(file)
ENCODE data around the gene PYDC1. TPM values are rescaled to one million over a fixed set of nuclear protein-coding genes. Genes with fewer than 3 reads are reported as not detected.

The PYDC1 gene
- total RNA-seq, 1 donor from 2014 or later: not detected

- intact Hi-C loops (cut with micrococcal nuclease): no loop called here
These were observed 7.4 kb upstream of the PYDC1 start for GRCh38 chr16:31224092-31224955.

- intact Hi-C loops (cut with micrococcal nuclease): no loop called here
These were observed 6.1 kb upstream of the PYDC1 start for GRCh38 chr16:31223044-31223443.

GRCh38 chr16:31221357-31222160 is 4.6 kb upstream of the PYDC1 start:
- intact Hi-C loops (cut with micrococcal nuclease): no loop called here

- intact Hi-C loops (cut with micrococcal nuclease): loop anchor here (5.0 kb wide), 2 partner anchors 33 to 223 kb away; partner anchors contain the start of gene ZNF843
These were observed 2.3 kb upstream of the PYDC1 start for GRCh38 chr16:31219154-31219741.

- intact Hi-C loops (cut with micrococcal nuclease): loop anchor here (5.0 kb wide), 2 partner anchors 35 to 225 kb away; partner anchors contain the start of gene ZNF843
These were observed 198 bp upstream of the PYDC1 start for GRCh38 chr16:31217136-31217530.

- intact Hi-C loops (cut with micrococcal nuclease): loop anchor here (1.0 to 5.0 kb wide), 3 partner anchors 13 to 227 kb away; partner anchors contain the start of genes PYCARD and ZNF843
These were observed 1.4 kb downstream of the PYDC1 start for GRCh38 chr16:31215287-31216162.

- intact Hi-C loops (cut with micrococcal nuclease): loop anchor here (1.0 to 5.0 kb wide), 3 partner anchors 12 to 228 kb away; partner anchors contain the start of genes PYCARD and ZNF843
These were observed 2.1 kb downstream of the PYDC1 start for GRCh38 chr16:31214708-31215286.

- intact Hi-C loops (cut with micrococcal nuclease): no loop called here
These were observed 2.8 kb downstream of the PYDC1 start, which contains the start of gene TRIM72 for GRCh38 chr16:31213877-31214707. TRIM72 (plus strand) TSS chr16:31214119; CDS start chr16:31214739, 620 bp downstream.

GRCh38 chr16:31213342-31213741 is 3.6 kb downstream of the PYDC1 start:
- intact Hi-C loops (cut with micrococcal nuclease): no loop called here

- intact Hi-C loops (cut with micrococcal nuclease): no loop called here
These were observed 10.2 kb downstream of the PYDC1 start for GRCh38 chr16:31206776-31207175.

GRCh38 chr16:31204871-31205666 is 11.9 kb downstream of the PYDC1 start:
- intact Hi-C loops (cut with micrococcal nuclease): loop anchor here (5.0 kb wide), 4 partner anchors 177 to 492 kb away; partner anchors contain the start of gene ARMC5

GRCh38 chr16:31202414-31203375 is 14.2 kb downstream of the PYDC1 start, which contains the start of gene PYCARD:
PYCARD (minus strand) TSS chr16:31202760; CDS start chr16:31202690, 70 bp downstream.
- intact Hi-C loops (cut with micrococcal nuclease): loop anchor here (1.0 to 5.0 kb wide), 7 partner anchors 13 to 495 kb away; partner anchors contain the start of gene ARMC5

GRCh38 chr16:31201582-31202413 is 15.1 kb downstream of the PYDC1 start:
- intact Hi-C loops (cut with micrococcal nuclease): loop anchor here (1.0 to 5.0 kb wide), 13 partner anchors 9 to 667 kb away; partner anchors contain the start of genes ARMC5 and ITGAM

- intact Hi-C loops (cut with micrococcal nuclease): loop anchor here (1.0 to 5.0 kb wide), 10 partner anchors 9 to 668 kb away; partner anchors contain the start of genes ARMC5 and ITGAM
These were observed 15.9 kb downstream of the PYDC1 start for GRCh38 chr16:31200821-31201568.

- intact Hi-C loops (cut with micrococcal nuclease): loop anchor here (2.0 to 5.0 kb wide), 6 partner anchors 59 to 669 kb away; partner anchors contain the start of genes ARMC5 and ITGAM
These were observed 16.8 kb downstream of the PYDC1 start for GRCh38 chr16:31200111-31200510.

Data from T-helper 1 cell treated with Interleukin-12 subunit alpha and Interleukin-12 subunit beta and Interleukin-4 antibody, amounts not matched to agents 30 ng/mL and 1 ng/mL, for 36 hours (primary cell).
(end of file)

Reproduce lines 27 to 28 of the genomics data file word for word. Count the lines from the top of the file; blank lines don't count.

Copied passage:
PYCARD (minus strand) TSS chr16:31202760; CDS start chr16:31202690, 70 bp downstream.
- intact Hi-C loops (cut with micrococcal nuclease): loop anchor here (1.0 to 5.0 kb wide), 7 partner anchors 13 to 495 kb away; partner anchors contain the start of gene ARMC5